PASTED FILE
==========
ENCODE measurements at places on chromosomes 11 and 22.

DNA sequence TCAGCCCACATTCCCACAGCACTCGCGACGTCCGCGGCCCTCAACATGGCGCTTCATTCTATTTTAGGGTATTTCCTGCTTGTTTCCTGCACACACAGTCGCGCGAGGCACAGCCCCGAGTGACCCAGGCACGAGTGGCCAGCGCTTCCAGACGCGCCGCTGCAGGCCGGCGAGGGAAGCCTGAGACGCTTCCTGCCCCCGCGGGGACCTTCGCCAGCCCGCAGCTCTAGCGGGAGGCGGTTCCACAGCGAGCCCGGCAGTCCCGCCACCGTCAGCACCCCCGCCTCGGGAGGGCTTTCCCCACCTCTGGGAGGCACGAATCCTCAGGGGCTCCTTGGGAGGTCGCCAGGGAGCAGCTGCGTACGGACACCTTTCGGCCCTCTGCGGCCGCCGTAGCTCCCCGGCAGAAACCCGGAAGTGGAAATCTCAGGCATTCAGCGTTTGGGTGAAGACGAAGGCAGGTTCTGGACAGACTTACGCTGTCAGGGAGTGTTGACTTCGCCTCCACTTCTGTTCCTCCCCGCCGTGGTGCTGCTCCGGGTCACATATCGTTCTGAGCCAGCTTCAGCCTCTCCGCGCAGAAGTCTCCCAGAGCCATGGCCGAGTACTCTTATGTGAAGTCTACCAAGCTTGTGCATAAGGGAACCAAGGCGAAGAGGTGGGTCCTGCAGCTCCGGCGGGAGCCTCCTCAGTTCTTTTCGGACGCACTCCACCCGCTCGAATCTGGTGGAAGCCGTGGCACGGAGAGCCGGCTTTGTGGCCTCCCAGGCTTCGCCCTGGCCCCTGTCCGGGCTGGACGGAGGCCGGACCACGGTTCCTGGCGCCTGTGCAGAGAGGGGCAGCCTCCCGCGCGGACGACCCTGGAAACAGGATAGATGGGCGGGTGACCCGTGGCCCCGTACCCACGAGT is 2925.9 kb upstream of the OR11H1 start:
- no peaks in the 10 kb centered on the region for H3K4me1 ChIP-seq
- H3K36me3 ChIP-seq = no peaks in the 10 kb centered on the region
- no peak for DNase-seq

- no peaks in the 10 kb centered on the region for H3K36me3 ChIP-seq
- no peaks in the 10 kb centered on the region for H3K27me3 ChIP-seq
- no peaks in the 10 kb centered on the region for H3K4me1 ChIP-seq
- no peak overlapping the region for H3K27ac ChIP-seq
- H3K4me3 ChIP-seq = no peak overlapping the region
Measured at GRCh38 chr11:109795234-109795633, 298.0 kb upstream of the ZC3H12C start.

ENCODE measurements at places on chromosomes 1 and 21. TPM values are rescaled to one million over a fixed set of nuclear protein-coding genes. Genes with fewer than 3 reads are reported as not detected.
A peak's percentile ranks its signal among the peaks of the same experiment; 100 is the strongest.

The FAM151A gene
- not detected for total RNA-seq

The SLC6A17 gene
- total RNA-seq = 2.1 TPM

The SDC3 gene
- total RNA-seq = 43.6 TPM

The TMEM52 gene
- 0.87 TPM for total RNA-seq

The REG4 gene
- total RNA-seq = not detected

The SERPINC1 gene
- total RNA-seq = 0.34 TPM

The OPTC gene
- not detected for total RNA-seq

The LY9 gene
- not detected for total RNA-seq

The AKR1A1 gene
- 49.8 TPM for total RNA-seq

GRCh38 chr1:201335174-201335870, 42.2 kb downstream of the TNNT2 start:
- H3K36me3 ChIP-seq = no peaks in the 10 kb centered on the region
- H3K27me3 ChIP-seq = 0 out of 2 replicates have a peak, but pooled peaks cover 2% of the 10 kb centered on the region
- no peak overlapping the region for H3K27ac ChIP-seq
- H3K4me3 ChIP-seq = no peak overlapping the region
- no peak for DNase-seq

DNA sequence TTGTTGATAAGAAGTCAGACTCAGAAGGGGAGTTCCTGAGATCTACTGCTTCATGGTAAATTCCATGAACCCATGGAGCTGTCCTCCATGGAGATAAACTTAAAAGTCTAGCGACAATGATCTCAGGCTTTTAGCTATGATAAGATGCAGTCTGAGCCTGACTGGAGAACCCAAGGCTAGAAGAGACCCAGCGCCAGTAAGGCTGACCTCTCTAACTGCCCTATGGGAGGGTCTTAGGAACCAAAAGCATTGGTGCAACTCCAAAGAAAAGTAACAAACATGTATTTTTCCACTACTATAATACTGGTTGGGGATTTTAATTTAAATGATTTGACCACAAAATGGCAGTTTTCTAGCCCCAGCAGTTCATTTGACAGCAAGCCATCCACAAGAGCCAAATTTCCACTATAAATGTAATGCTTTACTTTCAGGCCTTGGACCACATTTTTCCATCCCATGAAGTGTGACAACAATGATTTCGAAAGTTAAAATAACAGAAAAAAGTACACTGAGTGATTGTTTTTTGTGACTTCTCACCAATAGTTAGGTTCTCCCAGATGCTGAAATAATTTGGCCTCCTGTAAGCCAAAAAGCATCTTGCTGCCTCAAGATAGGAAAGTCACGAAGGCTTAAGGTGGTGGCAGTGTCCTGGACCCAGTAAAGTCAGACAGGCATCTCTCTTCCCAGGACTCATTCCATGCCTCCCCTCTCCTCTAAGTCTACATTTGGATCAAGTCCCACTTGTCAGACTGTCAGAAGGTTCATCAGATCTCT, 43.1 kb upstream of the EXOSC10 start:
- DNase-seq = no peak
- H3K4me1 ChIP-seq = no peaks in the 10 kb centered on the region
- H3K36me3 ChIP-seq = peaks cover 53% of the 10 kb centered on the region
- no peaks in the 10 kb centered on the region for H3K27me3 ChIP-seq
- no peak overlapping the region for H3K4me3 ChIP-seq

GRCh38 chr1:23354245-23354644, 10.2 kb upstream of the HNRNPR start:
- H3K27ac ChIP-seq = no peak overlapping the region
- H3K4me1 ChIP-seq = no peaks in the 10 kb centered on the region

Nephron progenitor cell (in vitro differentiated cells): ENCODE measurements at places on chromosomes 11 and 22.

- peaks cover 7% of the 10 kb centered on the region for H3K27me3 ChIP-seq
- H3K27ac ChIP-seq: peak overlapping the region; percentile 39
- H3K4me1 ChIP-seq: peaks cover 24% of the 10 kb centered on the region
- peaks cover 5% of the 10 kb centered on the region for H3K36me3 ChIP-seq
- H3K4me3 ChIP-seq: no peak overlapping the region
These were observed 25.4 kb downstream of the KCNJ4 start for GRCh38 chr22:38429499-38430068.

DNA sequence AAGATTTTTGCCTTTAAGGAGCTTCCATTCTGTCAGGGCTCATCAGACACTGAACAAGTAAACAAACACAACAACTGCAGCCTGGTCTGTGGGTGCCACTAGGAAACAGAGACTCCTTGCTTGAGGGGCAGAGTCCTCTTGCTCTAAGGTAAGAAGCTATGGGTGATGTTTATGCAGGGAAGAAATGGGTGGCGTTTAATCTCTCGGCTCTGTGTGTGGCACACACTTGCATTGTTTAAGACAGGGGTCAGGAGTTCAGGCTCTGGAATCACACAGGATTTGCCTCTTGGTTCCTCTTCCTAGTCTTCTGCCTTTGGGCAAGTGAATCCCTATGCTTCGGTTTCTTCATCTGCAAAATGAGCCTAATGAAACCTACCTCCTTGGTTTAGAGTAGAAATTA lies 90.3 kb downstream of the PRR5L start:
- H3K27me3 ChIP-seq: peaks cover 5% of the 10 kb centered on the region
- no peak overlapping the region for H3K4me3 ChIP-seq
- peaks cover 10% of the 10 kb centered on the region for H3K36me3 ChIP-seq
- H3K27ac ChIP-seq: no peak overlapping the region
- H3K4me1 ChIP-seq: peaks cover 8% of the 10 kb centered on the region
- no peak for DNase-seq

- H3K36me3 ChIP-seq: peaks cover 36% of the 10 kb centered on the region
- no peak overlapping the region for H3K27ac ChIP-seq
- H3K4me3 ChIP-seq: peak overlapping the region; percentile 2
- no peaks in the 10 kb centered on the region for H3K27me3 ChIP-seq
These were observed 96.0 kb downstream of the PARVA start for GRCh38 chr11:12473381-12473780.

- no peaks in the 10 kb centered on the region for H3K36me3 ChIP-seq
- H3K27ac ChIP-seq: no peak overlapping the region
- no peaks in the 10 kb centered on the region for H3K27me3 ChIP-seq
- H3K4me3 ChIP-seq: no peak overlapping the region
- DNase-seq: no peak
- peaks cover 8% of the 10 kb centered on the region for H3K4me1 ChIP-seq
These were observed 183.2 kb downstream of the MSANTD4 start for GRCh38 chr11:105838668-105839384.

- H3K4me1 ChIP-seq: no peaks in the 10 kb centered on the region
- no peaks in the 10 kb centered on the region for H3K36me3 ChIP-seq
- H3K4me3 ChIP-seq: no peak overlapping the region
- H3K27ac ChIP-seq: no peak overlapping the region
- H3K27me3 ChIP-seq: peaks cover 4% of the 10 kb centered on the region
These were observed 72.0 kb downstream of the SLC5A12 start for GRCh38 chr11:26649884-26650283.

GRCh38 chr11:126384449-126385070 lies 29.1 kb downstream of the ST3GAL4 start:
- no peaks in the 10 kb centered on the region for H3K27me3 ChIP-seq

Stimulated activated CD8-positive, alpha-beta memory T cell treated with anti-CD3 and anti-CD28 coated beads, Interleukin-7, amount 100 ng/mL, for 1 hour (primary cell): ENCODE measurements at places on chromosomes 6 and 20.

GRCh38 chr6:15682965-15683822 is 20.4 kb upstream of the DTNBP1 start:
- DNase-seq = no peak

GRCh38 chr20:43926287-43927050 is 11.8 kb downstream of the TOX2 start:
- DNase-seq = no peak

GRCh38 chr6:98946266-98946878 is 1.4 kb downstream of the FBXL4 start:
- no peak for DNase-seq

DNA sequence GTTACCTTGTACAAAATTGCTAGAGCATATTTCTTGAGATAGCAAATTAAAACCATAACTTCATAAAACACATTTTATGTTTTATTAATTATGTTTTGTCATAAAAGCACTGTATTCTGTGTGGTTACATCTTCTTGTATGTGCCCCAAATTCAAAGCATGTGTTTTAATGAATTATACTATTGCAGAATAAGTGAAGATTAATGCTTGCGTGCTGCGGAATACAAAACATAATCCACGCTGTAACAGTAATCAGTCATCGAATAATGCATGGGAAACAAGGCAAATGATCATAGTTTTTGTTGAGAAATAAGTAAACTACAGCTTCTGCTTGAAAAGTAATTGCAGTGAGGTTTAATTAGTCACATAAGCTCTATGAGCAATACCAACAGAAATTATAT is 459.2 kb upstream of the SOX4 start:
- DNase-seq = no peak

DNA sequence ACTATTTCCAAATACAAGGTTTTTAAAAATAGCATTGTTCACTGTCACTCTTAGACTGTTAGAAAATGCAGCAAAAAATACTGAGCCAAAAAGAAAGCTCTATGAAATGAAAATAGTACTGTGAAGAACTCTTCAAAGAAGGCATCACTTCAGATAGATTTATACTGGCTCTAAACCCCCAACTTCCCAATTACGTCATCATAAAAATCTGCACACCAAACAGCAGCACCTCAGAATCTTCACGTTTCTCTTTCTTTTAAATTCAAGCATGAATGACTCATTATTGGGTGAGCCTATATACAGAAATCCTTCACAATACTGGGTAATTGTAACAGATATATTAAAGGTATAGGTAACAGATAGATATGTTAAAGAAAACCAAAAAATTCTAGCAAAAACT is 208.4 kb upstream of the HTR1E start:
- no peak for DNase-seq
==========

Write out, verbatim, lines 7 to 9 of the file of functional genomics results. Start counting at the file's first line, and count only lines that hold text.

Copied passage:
- no peaks in the 10 kb centered on the region for H3K27me3 ChIP-seq
- no peaks in the 10 kb centered on the region for H3K4me1 ChIP-seq
- no peak overlapping the region for H3K27ac ChIP-seq